One day I will have a studio with high ceilings and walls of windows next to a fjord in Norway. At least that’s what I will keep telling myself. Elisa Helland-Hansen doesn’t have to keep telling herself that; she’s living this exact dream!
In today’s post, an excerpt from the April 2016 issue of Ceramics Monthly, Elisa welcomes us into her incredible studio and tells us how she got there after 30 years in the field. I apologize if it makes you jealous, but it’s good to have something to aspire to, right? Plus, Elisa also shares some marketing tips to help you move toward your goals! –Jennifer Poellot Harnetty, editor.
P.S. To learn more about Elisa Helland-Hansen’s career path, including how she first got involved with ceramics in the 1970s, and about her life in Norway outside of the studio, check out the full article in the April 2016 issue of Ceramics Monthly.
In 2012 I had the opportunity to build a new ceramics studio near the small town of Rosendal in western Norway. The occasion leading up to this was having found a new life-partner through Internet dating a few years earlier.
Having worked as a potter for 30 years in the attic of a shared barn space near Bergen, I was aware of my needs and what kind of improvements I wanted to make for an ideal working situation in the future.
Architect Helge Schjelderup designed my new studio. I cherish the quality of the building every day and consider it a homage to the architect who sadly passed away before it was completed.
The studio is a separate building situated at a right angle to the house and creates an undisturbed inner garden space with a panoramic view of the Hardanger Fjord. The studio measures 18×50 ft. (5½×15 m.) with glass panels on one side facing the garden. The building is transparent, with a light axis going through the whole length. The studio has three sections—the first is a show and storage room, which is connected to a smaller room with a top-loading kiln. The following section is the working space. The end room is a combined office, library, and guest room. The 17½-cubic-foot gas kiln and storage for clay and materials are situated in an adjacent garage.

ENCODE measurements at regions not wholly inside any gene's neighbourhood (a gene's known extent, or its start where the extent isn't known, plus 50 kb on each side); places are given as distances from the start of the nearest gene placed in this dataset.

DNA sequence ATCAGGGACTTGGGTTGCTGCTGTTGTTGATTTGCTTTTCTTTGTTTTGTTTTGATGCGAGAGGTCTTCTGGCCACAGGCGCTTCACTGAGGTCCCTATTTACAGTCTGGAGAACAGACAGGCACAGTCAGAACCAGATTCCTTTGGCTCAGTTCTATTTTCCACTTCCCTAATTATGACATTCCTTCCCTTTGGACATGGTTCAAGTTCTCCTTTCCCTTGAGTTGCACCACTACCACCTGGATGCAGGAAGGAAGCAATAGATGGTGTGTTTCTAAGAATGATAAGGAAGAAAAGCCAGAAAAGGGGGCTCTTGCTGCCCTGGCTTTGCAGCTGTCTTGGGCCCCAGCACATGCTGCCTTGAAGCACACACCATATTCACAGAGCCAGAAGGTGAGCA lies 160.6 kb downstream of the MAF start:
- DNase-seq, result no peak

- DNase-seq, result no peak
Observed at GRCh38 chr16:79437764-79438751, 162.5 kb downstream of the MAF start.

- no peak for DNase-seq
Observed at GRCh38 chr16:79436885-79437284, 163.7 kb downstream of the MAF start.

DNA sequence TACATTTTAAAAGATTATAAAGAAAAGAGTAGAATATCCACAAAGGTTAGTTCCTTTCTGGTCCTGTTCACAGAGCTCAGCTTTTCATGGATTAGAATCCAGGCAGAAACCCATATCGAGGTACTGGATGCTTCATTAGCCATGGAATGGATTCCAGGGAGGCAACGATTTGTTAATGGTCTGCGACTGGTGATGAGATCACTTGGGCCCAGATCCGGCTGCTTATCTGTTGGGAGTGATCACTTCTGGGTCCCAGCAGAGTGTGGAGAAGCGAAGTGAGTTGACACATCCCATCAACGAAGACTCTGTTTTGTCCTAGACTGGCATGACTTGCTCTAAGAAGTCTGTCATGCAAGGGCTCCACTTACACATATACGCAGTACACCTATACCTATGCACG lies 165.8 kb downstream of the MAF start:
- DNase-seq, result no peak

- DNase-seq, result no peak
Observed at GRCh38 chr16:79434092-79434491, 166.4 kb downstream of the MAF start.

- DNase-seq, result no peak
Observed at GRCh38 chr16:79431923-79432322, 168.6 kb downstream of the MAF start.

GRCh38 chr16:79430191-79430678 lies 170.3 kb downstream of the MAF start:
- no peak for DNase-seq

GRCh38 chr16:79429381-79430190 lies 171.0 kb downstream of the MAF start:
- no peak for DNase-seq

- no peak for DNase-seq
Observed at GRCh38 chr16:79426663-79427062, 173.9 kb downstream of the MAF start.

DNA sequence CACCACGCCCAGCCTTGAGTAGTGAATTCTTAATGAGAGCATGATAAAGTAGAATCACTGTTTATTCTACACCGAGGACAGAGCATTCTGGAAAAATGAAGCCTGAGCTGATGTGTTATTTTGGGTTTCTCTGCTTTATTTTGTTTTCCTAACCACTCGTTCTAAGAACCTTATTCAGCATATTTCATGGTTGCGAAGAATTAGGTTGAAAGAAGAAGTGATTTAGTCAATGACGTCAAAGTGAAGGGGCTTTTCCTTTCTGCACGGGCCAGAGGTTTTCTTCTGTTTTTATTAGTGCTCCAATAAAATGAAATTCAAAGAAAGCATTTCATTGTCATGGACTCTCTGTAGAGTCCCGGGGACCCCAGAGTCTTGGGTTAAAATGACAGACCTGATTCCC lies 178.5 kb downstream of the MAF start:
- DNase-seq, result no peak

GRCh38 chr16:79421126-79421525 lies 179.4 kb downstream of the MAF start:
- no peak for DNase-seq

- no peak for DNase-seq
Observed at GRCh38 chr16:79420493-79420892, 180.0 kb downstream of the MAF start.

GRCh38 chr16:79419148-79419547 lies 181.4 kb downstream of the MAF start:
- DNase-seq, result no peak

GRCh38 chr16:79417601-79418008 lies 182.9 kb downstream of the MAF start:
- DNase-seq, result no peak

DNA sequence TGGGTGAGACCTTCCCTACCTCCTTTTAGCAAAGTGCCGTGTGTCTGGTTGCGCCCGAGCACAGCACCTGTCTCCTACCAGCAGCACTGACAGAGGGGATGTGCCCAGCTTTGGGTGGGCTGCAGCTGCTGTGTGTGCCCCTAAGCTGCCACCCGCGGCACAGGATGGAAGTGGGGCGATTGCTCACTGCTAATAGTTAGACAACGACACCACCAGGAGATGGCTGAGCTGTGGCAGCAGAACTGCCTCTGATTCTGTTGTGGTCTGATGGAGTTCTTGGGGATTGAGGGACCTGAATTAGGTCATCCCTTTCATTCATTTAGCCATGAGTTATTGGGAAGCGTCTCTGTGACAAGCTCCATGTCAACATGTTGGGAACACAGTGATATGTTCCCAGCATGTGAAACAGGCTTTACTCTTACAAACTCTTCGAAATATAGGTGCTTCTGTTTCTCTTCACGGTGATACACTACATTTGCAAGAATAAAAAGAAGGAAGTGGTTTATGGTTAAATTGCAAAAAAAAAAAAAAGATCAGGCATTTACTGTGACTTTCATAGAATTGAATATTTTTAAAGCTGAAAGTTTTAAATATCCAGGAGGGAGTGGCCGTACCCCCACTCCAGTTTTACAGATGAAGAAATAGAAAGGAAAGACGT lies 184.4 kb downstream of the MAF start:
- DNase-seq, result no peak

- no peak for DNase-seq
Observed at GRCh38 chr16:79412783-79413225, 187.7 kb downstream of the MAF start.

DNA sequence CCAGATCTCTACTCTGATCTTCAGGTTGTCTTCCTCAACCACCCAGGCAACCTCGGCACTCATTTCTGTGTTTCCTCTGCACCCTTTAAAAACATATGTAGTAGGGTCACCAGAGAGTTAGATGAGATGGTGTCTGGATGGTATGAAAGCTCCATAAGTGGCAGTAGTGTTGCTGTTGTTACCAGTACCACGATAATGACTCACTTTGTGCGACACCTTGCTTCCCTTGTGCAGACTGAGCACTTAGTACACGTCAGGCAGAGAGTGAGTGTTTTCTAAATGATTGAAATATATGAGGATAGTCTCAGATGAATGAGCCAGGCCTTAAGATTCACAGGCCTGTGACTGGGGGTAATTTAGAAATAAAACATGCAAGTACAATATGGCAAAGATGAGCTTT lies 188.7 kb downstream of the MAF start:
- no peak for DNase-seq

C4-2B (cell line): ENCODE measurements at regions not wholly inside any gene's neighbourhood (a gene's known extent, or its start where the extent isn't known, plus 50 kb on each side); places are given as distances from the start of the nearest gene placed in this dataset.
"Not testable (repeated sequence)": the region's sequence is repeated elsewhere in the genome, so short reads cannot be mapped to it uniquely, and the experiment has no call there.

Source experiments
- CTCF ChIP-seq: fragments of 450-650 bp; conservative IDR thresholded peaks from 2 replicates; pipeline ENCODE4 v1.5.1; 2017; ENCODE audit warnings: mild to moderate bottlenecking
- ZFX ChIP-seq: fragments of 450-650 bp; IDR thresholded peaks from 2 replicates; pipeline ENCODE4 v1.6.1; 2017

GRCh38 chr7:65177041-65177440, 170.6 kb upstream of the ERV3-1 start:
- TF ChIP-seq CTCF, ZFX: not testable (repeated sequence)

My favorite aspect of my studio is the high lofted working space with a skylight and—depending on the weather and time of year—an astonishingly beautiful view. The inner walls are painted plywood, which makes it easy to hang things. The rack for drying and storing work was the only furniture I moved from the old studio due to its practical construction and volume efficiency. The round metal bars can be moved around and the incorporated plywood damp box allows for slow drying. Aside from the wheel, one sturdy table on wheels is my only working space. When I need to photograph my work, I simply move the table against a wall, cover it with a photo back drop, and use natural light from a window. My habit is to completely clear this table after each working day. Having previously worked in the same studio for decades where dust and mess entered every corner and slowly nearly choked me, I was quite deliberate about establishing better habits in the new studio. After three years of working here it is still clean and orderly. Having a separate show room for the first time in my life has increased my direct sales to customers. I don’t keep regular open hours—people ask for private appointments to visit the studio.
I sell my work mainly through four channels: directly from my showroom, from exhibitions, from craft fairs, and through consignment with four gallery shops in Norway.
My customers are people who enjoy using handmade pots. Since I started making pots 35 years ago, I have arranged a yearly sale at my studio one weekend in December. This event has grown to be an attraction in the local community and represents approximately one third of my annual income. Keeping a mailing list from previous customers has helped me reach out to individuals to notify them about upcoming events and exhibitions.
Promoting my work through Instagram has also increased the interest for my work on an international level. I consider my website as a site to document activity, but find Instagram and Facebook more efficient in promoting events. Up until now, I have not sold a lot of my work internationally due to the shipping costs and customs regulations. For the upcoming group exhibition in May 2016, “The Woody Girls,” at TRAX Gallery in Berkeley, California, with Linda Christianson, Jan McKeachie Johnston, and Lindsay Oesterritter, I am excited for the opportunity to produce the work in the US at Linda Christianson’s studio. In addition to this show, I am also thrilled that I will be participating in the 24th annual pottery tour and sale organized by the Minnesota Potters of the Upper St. Croix River from May 6–8.